by Ricardo F. Magon
Written on personal title, does not (necessarily) reflect the position
of Occupy Santa Cruz
On Wednesday Feb. 15th, about 40-50 Santa Cruz occupiers protested at the 74 River
Street Wells Fargo branch. I arrived around 4pm and we were just
typically Santa Cruz: holding up signs on the sidewalk, the occasional
chant, and waving at passing cars, never got on Wells Fargo property,
all very civilized and calm, exercising our 1st Amendment rights.
This was not a militant crowd. It could have been easily mistaken for
regular SC peace activists, but perhaps for the location, and having a
live-streamer. The bank apparently closed its doors for a while, but
at no point did the Occupiers interfere with business, or even
prevented anyone getting into the parking lot or using the ATMs. Nor
did we block the sidewalk. I am going to guess that the most
subversive act was to wrap the WF logo with crime scene tape, which
was soon removed by a WF security guard.
Suddenly, two SCPD officers came and chatted with the WF security
guard. They then approached us, and rather than have a chat or
something, just grabbed an occupier and walked him across the road,
followed by a number of us observing. Immediately 5 squad cars
appeared and a total of 14-15 SCPD officers.
After a search the occupier was let go, but then they took another,
cuffed him and sat him down on the curb, and again after a while let
him go. I am hearing others also got questioned. One officer took
pictures of occupiers, and there was filming from inside the bank as
well. The overreaction from SCPD seemed just completely
disproportionate to what was actually happening, and in a different
place and with a different crowd could easily have provoked a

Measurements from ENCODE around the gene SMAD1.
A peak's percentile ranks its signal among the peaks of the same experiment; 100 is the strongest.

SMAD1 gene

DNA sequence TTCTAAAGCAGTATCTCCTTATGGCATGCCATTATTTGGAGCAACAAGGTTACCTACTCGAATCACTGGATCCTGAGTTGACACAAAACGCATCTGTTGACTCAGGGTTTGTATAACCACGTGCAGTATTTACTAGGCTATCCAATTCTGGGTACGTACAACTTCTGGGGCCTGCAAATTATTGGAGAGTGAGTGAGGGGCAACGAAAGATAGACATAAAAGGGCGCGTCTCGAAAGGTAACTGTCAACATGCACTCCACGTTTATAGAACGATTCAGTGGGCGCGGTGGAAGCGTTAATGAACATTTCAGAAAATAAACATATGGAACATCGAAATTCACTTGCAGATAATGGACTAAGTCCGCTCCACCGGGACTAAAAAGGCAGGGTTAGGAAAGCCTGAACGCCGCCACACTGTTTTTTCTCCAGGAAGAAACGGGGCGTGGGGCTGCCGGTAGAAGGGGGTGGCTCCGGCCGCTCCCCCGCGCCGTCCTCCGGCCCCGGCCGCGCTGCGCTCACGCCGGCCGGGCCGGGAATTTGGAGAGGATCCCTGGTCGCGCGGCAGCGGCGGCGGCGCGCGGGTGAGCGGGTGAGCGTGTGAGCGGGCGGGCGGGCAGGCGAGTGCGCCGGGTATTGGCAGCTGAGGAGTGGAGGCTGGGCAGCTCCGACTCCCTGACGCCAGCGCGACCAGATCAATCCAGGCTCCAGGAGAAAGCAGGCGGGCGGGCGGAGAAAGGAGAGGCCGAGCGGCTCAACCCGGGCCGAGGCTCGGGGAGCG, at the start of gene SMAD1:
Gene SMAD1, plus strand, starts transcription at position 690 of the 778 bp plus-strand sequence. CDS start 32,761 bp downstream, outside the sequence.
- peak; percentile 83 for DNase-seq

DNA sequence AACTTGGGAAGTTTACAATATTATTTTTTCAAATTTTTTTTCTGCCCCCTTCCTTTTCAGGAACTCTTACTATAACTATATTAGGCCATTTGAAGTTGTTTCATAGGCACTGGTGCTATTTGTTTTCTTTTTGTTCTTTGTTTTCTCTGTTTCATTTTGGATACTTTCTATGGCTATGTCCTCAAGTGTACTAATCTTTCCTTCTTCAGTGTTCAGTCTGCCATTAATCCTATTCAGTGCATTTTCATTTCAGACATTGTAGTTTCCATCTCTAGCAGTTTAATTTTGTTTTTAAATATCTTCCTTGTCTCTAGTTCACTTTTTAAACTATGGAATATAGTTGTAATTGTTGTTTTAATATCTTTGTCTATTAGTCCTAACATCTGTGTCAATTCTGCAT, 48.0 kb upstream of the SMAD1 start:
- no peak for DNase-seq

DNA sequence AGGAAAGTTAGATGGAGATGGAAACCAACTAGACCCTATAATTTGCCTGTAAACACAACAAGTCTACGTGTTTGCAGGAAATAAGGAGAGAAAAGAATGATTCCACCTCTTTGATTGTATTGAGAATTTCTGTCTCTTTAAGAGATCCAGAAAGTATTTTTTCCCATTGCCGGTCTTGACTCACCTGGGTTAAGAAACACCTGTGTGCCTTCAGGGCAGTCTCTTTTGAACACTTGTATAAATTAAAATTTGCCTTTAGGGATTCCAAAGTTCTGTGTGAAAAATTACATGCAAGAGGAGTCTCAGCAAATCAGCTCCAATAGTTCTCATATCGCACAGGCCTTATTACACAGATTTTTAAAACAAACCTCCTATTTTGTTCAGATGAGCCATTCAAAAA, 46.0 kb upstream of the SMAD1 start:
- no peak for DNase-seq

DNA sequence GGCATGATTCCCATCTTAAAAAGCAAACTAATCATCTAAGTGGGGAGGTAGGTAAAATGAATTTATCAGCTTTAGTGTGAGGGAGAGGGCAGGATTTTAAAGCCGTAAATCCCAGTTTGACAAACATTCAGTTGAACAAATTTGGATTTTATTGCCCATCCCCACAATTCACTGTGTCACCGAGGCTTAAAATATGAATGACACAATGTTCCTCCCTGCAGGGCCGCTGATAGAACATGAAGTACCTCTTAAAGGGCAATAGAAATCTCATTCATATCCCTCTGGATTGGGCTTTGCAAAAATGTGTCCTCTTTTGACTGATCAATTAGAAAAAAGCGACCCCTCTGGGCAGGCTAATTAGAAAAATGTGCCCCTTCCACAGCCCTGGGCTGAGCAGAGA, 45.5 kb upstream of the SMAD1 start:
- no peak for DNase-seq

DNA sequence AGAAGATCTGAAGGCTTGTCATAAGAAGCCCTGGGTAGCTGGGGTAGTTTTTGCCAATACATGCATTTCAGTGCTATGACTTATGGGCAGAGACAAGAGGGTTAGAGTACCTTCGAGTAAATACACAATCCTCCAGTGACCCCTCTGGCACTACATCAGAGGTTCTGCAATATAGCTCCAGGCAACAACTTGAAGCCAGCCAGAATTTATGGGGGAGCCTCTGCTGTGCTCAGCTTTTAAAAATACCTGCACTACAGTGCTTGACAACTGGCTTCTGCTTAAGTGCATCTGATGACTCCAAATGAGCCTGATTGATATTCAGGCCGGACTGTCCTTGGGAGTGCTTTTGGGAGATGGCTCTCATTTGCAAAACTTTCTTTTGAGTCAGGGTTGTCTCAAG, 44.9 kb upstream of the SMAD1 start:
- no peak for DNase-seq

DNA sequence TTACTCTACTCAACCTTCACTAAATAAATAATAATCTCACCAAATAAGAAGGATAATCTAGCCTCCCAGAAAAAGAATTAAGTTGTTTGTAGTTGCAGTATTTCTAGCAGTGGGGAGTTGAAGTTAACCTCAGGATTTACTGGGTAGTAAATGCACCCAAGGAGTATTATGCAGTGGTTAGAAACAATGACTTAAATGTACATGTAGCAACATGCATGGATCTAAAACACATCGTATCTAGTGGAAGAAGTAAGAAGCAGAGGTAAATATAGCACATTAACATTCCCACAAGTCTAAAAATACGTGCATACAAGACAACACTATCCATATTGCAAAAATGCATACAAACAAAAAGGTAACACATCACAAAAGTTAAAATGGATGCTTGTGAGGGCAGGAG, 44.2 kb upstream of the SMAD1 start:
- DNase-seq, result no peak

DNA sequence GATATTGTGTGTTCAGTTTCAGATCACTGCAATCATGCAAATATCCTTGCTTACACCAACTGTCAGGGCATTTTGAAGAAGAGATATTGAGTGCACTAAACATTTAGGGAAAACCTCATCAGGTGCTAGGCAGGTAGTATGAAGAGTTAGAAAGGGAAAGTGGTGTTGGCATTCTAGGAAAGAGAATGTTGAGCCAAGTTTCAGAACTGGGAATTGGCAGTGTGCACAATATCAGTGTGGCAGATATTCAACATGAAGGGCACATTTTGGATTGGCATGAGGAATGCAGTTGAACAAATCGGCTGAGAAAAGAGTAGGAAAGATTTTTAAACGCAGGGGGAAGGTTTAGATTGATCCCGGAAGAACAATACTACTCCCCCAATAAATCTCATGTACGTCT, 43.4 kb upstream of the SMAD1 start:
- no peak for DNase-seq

Look, I am not new to protest. I have been to marches where a certain
police presence could be expected. I’ve been to protests in Europe
where the boundary of what is still considered non-violent protest
lies a bit differently. And during anti-war protests in the Bay a
decade ago, you knew that participation in non-violent civil
disobedience and direct action could, or even would lead to a police
But did I expect in any way the police even to show up yesterday? Not
at all. A couple people standing on a sidewalk holding up a sign,
that’s all it was. I can imagine two officers walk up and check the
mood, no problem, or asking about intentions, and once informed that
this was a completely peaceful action, could have walked off, or
continued chatting with the security guards.
Instead, they chose to harass, intimidate and provoke, and put on a
show of force. The effect was chilling, exactly because it was so
completely out of proportion to the situation. I don’t want to make it
bigger than it is, nobody got arrested that I know of, but SCPD still
showed up with 5 cars, a motorcycle, and 15 officers. I cannot but
come to the conclusion that this was a deliberate act to provoke the
occupiers into a reaction, or at the very least try to intimidate
people to not come out, or be prepared to be photographed, questioned,
potentially searched, etc.
So, is this how it is going to be now? I thought this was supposed to
be a progressive liberal town? If this is what happens when 40 people
stand on a sidewalk with a sign, what is next when there is a bigger
protest? In Oakland they had a progressive mayor authorizing OPD to
shoot non-lethals at their citizens. Should we expect the same?
I respectfully request the City and SCPD to reconsider their approach
to lawful protest.